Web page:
It’s my great pleasure to be interviewing authors Alex Hammond, Nick Place and Peter Cotton about their exciting crime fiction debuts in A Night of Crime and Mystery in Fitzroy on 30 July 2013.
It will be familiar territory for Nick Place, as much of the action in his novel Roll With It takes place in Melbourne’s inner north. Fitzroy and surrounds becomes cop Tony ‘Rocket’ Laver’s new beat when he is demoted from Major Crime to the Mobile Public Interaction Squad — aka the mountain bike police — after becoming the sixth Victorian policeman to shoot a suspect in four months. Lycra or no, Rocket retains the instincts of an experienced detective, who recognises drug dealers when he sees them, even if they are hanging out in a cafe with a hippy chick and a guy in a bad reggae beanie. And having been sent to ‘deep, deep Siberia’ means Rocket can’t call for back-up.
Roll With It is a highly likeable, entertaining read, laugh out loud funny at times, but with enough drama, violence and pathos to stay sharp. It has a great sense of place, unabashedly Australian, though refreshingly urban rather than outback. Tony ‘Rocket’ Laver is a character with legs (pun intended) and I expect to see more of them — or rather him. I look forward to interrogating Nick Place, a former police rounds reporter, about what inspired his characters.
Peter Cotton’s Dead Cat Bounce is set in Canberra the week before a Federal election, when the bodies of the environment minister and a cat wash up on the shores of Lake Burley Griffin. Detective Darren Glass is part of the investigating team, and with persons of interest including politicians, advisers and journalists, straight answers prove elusive. There is also the complicating matter of Glass’ attraction for ‘media goddess’ Jean Acheson, whom he tells himself he is protecting but is possibly stalking.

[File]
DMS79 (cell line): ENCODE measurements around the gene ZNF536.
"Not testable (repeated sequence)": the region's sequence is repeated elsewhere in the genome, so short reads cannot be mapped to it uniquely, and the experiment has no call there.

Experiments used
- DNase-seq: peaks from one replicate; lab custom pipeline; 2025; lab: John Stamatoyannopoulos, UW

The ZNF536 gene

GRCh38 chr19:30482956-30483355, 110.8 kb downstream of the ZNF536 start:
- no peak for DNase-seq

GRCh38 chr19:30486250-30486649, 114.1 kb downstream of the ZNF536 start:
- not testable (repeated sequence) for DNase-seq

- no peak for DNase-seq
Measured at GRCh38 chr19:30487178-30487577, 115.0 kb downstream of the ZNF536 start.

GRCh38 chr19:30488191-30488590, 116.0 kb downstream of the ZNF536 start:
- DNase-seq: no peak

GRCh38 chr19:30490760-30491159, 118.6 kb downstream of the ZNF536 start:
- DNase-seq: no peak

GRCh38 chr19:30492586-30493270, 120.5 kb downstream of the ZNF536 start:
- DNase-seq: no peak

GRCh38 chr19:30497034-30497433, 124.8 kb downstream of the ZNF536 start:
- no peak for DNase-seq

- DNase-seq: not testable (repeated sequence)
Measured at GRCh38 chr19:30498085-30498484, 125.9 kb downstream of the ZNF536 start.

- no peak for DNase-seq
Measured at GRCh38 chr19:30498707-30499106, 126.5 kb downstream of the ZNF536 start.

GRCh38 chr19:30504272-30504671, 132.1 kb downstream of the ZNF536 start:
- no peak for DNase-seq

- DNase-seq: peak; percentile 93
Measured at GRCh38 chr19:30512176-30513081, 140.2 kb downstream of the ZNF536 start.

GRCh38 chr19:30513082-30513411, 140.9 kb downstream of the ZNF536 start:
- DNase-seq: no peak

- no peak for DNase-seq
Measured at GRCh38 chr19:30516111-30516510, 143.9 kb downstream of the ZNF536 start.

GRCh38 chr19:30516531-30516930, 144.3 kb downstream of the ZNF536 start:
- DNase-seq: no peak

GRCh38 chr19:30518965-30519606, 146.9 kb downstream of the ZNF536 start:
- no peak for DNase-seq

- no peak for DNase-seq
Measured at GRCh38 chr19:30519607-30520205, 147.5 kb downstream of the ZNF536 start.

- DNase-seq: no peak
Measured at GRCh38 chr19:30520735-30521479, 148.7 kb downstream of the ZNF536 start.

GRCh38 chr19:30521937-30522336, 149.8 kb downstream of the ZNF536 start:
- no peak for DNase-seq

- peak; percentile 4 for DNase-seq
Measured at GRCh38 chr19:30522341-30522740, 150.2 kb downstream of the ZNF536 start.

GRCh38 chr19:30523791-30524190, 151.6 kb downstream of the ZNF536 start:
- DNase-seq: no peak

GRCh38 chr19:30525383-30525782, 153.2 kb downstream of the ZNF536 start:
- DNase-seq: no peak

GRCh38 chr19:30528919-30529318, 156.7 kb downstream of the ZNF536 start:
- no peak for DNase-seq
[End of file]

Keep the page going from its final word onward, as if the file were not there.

There hasn’t been much to laugh about in federal politics in Australia of late and Cotton plays it straight. As a former media adviser, his insider knowledge of our nation’s glorious capital makes for a vivid setting. The novel offers sometimes damming insights into politics, both big picture and petty, as well as detail on contemporary policing. The pace speeds up in the latter part of the novel along with the body count, providing scenes of nail-biting suspense.
Blood Witness, by Alex Hammond, is the darkest of the three debuts. The central character, Will Harris, is a Melbourne-based defence lawyer, grief-stricken by the accidental death of his fiancée. Lured by a high-flying barrister, Harris is given the task of building the case in defence of a self-confessed paedophile accused of murdering a young girl. The only witness to the crime is is a terminally ill man who claims to have seen the murder take place in a vision. Harris’ belief in the universal right to a fair trial is tested by his personal dislike of the accused. But it doesn’t stop him searching for a legal precedent to allow the testimony to be admitted. At the same time, Harris is drawn informally into another case when his late fiancée’s younger sister, Mischa, is charged with drug trafficking. Mischa’s does not want his help, but Harris, believing she is protecting someone with links to a Melbourne gang, is determined to defend her.
The premise of a crime being witnessed in a vision made me think Blood Witness might veer into more gothic or fantasy territory than I normally enjoy. But I was wrong. Hammond ticks all the boxes: compelling plot, evocative setting, credible characters. Harris is flawed but not in the usual ways — as a largely abstinent vegetarian, he’s a world away from Sam Spade or Philip Marlowe — making him an attractively atypical hero. And Hammond, who studied law, does a good job of portraying the hard slog, occasional thrills and the moral ambiguity inherent in Harris’ chosen profession. He even manages to make case law exciting.